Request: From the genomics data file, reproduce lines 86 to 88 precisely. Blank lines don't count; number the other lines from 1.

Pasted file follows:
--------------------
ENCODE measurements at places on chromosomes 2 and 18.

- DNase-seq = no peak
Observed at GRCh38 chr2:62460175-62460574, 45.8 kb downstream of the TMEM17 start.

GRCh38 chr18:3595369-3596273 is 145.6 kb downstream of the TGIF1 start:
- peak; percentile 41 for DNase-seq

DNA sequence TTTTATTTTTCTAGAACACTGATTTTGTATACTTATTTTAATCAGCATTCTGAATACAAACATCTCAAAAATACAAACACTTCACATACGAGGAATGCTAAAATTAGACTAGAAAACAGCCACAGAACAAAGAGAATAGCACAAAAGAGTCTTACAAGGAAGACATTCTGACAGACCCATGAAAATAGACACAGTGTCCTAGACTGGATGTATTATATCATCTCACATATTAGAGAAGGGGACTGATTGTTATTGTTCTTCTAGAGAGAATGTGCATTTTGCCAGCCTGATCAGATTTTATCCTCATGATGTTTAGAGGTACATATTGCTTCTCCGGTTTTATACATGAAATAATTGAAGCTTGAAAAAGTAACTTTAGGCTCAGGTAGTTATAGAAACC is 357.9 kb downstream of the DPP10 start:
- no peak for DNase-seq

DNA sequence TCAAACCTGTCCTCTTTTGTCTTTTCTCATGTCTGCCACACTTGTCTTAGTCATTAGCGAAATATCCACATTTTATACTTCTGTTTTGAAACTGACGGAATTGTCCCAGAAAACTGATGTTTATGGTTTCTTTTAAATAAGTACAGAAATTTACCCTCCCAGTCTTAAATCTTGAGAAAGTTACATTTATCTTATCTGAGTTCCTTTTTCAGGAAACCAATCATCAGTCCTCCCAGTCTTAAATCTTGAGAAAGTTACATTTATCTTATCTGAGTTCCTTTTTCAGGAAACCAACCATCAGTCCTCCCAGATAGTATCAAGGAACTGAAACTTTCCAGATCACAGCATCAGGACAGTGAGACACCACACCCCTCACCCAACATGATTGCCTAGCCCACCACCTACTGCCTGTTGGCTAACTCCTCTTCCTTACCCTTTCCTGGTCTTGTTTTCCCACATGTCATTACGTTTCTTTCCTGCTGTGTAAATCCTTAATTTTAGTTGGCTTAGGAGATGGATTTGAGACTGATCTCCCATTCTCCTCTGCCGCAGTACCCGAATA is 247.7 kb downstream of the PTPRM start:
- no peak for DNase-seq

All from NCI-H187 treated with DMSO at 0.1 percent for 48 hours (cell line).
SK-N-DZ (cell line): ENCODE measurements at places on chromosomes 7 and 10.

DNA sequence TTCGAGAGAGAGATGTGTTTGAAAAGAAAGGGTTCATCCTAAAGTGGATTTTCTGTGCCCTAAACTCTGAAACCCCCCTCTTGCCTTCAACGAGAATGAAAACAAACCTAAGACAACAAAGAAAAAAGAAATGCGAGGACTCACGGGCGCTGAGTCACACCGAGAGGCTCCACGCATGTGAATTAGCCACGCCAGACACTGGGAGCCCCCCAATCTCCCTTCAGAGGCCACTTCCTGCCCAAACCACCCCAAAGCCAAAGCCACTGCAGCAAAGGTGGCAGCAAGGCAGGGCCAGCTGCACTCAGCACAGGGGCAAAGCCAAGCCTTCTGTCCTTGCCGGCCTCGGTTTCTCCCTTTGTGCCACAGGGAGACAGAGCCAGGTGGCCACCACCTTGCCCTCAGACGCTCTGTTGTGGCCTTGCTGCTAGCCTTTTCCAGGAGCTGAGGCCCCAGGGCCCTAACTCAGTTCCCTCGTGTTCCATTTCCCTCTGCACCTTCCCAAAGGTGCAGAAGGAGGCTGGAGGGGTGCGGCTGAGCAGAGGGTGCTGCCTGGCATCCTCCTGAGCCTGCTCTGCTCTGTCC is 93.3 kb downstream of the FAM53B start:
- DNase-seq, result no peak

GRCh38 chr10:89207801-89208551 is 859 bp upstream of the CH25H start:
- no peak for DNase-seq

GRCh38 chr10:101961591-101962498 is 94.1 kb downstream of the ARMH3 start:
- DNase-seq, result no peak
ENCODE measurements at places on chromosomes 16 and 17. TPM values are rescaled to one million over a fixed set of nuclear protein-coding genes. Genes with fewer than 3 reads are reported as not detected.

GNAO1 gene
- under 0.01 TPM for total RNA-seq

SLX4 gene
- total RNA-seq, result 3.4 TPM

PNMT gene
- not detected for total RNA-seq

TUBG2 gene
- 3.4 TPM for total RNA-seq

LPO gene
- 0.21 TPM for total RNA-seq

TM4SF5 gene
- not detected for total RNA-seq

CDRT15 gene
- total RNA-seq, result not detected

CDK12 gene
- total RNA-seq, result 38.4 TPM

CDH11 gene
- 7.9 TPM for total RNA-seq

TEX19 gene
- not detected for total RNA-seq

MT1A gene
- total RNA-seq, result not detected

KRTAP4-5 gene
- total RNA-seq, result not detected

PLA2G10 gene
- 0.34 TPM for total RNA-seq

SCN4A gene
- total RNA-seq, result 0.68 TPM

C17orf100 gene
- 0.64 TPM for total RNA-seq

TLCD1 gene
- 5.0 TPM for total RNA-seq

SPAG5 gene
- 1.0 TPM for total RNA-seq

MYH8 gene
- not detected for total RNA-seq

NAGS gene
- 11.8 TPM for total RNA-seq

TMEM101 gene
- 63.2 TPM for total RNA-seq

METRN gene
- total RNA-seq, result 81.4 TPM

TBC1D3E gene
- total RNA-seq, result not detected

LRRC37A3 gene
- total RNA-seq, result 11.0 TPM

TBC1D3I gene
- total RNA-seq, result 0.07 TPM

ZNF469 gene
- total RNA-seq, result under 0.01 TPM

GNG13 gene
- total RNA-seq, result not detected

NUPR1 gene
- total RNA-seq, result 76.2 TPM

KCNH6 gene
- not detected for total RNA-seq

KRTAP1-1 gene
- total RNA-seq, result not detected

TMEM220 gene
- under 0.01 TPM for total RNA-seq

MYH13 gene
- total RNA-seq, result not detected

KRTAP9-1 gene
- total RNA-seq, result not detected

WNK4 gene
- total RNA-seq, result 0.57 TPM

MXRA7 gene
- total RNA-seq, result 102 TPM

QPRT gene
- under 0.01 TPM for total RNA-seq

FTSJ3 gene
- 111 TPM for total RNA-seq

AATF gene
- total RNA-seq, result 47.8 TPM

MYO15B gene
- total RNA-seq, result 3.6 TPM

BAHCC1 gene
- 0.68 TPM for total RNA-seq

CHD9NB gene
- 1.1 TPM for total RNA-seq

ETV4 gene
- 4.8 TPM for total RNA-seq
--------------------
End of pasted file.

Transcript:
- total RNA-seq, result 102 TPM

QPRT gene
- under 0.01 TPM for total RNA-seq